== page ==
Personal Injury Attorney | Safety Tips for Motorcyclists
Personal Injury Attorney | Safety tips for all motorcyclists!
Wear the right gear. Jeans, a T-shirt, and sandals are recipes for a painful disaster on a bike. Instead, you want gear that will protect you from wind chill, flying bugs and debris, and, yes, lots of road rash if you should slide out. For maximum protection, go for a leather or other reinforced jacket, gloves, full pants, and over-the-ankle footwear, even in summer. Specially designed jackets with rugged padding and breathable mesh material provide protection as well as ventilation for riding in warm weather. You’ll also want effective eye protection; don’t rely on eyeglasses or a bike’s windscreen. Use a helmet visor or goggles. And keep in mind that car drivers who have hit a motorcycle rider often say they just didn’t see them, so choose gear in bright colors.
Be defensive. A recent study by the University of South Florida’s Center for Urban Transportation Research found that in collisions involving a motorcycle and a car, car drivers were at fault 60 percent of the time. So, you need to be extra alert, especially in this age of epidemic phone use and texting behind the wheel. Keep an eye out for cars suddenly changing lanes or pulling out from side streets. And don’t tailgate; keeping a safe following distance is critical, both to ensure you have enough stopping distance and so you have time to react to obstacles in the road. An object that a car might easily straddle could be a serious hazard when on a bike.
Avoid bad weather. Slippery conditions reduce your margin for error. Rain not only cuts your visibility but reduces your tires’ grip on the road, which can make cornering tricky. If you need to ride in the rain, remember that the most dangerous time is right after precipitation begins, as the water can cause oil residue to rise to the top. And avoid making sudden maneuvers. Be especially gentle with the brakes, throttle, and steering to avoid sliding. When riding in strong side winds, be proactive in anticipating the potential push from the side by moving to the side of the lane the wind is coming from. This will give you some leeway in the lane, should a gust nudge you.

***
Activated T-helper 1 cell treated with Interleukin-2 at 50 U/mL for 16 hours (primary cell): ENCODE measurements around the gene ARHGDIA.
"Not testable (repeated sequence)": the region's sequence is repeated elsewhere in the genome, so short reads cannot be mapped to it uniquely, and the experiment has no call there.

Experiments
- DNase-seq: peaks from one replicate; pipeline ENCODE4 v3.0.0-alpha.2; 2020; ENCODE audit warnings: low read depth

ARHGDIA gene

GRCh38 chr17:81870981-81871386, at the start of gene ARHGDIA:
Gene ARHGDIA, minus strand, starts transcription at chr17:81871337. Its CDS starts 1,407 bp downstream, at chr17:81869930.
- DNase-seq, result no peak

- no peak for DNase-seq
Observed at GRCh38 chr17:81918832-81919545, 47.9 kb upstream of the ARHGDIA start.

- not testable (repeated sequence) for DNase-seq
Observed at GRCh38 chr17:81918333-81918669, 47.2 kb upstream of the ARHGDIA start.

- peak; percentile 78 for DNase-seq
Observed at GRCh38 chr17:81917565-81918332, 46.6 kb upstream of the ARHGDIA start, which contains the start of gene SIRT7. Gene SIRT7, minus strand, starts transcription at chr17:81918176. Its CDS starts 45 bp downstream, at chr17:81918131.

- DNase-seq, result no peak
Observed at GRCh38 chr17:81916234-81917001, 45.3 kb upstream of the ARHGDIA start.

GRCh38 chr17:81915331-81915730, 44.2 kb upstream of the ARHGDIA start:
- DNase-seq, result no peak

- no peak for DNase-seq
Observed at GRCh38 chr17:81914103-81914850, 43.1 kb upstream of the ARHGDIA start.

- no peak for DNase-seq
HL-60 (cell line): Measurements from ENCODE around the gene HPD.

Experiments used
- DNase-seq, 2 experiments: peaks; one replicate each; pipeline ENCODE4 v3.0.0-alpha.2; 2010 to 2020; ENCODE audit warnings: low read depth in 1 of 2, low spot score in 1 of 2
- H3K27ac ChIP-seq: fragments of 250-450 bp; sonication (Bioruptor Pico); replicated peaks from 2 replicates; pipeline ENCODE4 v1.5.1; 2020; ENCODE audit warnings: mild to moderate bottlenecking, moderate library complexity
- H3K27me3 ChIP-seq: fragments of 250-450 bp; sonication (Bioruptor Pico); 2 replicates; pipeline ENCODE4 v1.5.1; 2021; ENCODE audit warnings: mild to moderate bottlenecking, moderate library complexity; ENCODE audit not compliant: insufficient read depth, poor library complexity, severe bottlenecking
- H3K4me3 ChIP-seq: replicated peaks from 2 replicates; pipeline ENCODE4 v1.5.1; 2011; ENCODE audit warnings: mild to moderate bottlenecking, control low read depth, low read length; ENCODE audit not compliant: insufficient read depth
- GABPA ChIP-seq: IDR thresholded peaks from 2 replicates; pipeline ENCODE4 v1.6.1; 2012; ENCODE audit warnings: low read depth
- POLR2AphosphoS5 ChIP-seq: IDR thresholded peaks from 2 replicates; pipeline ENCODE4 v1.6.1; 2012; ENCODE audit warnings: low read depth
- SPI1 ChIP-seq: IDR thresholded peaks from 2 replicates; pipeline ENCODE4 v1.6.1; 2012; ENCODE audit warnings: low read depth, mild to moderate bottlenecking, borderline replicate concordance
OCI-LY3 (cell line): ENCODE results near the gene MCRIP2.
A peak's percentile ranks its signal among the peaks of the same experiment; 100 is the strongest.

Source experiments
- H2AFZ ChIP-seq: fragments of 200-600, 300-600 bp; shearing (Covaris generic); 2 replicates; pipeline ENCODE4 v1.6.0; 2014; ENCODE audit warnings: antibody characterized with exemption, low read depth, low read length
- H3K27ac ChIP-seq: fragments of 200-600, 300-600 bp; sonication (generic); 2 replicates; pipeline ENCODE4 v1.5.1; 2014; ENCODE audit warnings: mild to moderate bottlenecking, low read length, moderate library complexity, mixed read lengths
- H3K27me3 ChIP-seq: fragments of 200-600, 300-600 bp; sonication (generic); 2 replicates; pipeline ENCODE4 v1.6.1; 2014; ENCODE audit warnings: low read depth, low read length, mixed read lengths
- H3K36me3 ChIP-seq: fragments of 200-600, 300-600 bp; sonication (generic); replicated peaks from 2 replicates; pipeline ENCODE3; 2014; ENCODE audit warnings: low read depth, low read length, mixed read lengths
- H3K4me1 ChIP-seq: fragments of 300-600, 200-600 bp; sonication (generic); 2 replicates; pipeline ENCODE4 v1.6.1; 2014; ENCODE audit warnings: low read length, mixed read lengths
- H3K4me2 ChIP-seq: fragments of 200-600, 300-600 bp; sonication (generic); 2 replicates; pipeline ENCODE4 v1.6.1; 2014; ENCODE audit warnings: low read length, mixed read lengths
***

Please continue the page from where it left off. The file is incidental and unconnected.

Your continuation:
Watch for road hazards. A motorcycle has less contact with the pavement than a car. Sand, wet leaves, or pebbles can cause a bike to slide unexpectedly, easily resulting in a spill. Bumps and potholes that you might barely notice in a car can pose serious danger when on a bike. If you can’t avoid them, slow down as much as possible before encountering them, with minimal steering input. Railroad tracks and other hazards should be approached as close to a right angle as possible, to reduce the chances of a skid.
Be ready to roll. Before each ride, do a quick walk-around to make sure your lights, horn, and directional signals are working properly. Check the chain, belt, or shaft and the brakes. And inspect the tires for wear and make sure they’re set at the proper pressure. Motorcycle mechanics we’ve spoken with say they routinely see worn-out brakes and improperly inflated tires that greatly increase safety risks. When tires are under-inflated, “handling gets really hard, steering gets hard, and the bike doesn’t want to lean,” says Mike Franklin, owner of Mike’s Garage in Los Angles.
Since 1989, the personal injury attorneys of Clekis Law Firm have been representing injured people and their families in Charleston and throughout the Low Country. At the Clekis Law Firm our clients always come first. If you or a loved one has suffered a serious personal injury due to the negligence of another, don’t be victimized twice. You need someone on your side to help you with your personal injury case and obtain the fair and reasonable compensation that you deserve. Call Clekis at 843.779.1160!
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